Intel Alder Lake-S CPU Confirms New LGA-1700 Socket
Mike Sanders / 6 months ago
With Rocket Lake-S set to release in early 2021, we already have pretty firm confirmation that Intel will be sticking (somewhat surprisingly some may think) with their current Comet Lake-S LGA-1200 motherboard socket platform. A new Intel CPU that doesn’t need a fresh motherboard? – What heresy is this?!
Well, in regards to their 12th-gen Alder Lake-S designs, however, in a report via Videocardz, an image has leaked online that all but confirms that Intel’s 12th-gen processors will be moving to a new and certainly unusual LGA-1700 socket design.
Intel Alder Lake-S
Based on the image below, what is patently evident is that compared to many prior CPU designs, the Alder Lake-S chipset is going to be notably larger. While specific details are not yet known (or confirmed) surrounding this CPU, a lot of speculation is pointing towards the following features:
- A new design featuring separate ‘high performance’ and ‘high efficiency’ cores to specifically optimize applications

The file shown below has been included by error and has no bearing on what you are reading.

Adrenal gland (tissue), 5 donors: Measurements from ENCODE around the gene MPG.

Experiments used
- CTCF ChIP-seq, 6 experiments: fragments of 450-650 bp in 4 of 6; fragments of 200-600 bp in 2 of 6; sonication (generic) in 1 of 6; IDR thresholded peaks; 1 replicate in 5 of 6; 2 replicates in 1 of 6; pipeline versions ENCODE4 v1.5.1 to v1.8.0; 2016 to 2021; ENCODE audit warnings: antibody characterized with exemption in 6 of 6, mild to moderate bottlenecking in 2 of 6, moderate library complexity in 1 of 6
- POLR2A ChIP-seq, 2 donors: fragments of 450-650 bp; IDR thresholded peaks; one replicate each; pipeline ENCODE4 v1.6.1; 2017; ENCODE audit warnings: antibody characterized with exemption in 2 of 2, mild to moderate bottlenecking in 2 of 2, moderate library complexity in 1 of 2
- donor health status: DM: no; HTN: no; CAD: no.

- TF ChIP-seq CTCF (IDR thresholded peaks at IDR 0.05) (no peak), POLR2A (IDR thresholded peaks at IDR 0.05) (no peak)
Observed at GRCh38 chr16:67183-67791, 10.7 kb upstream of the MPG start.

- This may be the first CPU to introduce DDR5 memory support
What Does the Future Hold?
Although we again enter the realms of theory and speculation, it is believed that Intel plans to stick with the LGA-1700 socket for at least three CPU generations. In other words, similar to AMD, they may be looking to keep older motherboards more relevant as newer processors are released, and given that I have a B350 motherboard that I’ve used for Ryzen Gen 1, 2, and 3, it does make more than a little sense from a marketing standpoint. Put simply, people are no longer ‘over a barrel’ to get Intel’s new processors and motherboards to achieve the ‘best’ performance and as such, Intel making their socket designs relevant for longer does make sense.
With more news expected in early to mid-2021, however, at the time of writing, we suspect that Alder Lake-S may finally represent Intel’s true (and long overdue) response to AMD Ryzen. And it only took them 3 years to do it!
What do you think? – Let us know in the comments!